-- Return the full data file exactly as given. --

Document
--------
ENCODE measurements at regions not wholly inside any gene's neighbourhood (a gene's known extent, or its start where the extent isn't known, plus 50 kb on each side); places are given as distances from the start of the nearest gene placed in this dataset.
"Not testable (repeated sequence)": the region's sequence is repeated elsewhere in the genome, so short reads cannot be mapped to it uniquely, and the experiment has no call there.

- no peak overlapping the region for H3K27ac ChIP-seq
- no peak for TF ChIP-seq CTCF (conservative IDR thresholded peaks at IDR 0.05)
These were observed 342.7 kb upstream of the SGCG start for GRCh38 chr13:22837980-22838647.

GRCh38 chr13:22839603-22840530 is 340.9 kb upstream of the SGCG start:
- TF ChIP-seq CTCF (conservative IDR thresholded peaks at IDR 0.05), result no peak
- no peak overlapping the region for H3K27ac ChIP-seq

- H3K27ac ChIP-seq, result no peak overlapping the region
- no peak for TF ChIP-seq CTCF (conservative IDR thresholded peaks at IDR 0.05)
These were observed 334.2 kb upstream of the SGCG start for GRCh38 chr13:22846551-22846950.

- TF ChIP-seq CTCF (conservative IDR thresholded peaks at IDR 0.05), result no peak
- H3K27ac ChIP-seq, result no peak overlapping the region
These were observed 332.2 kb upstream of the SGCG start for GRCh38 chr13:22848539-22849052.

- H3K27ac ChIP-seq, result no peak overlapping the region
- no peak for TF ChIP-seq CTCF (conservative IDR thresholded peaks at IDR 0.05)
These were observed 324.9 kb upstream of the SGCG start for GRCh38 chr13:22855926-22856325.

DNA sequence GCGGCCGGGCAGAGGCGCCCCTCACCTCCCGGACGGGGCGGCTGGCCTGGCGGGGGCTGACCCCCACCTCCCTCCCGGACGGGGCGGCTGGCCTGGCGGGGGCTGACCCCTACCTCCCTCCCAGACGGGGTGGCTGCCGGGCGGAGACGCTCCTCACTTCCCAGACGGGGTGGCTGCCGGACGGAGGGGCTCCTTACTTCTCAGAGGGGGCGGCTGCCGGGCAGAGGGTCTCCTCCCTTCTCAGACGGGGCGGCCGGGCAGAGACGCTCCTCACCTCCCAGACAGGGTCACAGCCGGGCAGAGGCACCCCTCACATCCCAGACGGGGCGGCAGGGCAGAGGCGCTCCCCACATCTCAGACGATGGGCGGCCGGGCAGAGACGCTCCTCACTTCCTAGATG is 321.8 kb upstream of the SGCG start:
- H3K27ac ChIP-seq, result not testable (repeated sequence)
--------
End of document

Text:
ENCODE measurements at regions not wholly inside any gene's neighbourhood (a gene's known extent, or its start where the extent isn't known, plus 50 kb on each side); places are given as distances from the start of the nearest gene placed in this dataset.
"Not testable (repeated sequence)": the region's sequence is repeated elsewhere in the genome, so short reads cannot be mapped to it uniquely, and the experiment has no call there.

- no peak overlapping the region for H3K27ac ChIP-seq
- no peak for TF ChIP-seq CTCF (conservative IDR thresholded peaks at IDR 0.05)
These were observed 342.7 kb upstream of the SGCG start for GRCh38 chr13:22837980-22838647.

GRCh38 chr13:22839603-22840530 is 340.9 kb upstream of the SGCG start:
- TF ChIP-seq CTCF (conservative IDR thresholded peaks at IDR 0.05), result no peak
- no peak overlapping the region for H3K27ac ChIP-seq

- H3K27ac ChIP-seq, result no peak overlapping the region
- no peak for TF ChIP-seq CTCF (conservative IDR thresholded peaks at IDR 0.05)
These were observed 334.2 kb upstream of the SGCG start for GRCh38 chr13:22846551-22846950.

- TF ChIP-seq CTCF (conservative IDR thresholded peaks at IDR 0.05), result no peak
- H3K27ac ChIP-seq, result no peak overlapping the region
These were observed 332.2 kb upstream of the SGCG start for GRCh38 chr13:22848539-22849052.

- H3K27ac ChIP-seq, result no peak overlapping the region
- no peak for TF ChIP-seq CTCF (conservative IDR thresholded peaks at IDR 0.05)
These were observed 324.9 kb upstream of the SGCG start for GRCh38 chr13:22855926-22856325.

DNA sequence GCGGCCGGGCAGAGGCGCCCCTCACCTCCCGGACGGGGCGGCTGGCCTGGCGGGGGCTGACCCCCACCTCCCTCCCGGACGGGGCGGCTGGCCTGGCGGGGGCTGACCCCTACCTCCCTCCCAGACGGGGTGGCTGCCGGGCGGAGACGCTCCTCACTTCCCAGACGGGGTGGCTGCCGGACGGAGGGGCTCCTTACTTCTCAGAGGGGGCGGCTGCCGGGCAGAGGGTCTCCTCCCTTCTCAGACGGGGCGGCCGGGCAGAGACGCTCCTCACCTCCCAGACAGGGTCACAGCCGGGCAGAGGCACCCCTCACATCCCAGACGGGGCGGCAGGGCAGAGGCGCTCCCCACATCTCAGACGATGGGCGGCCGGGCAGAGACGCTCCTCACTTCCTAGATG is 321.8 kb upstream of the SGCG start:
- H3K27ac ChIP-seq, result not testable (repeated sequence)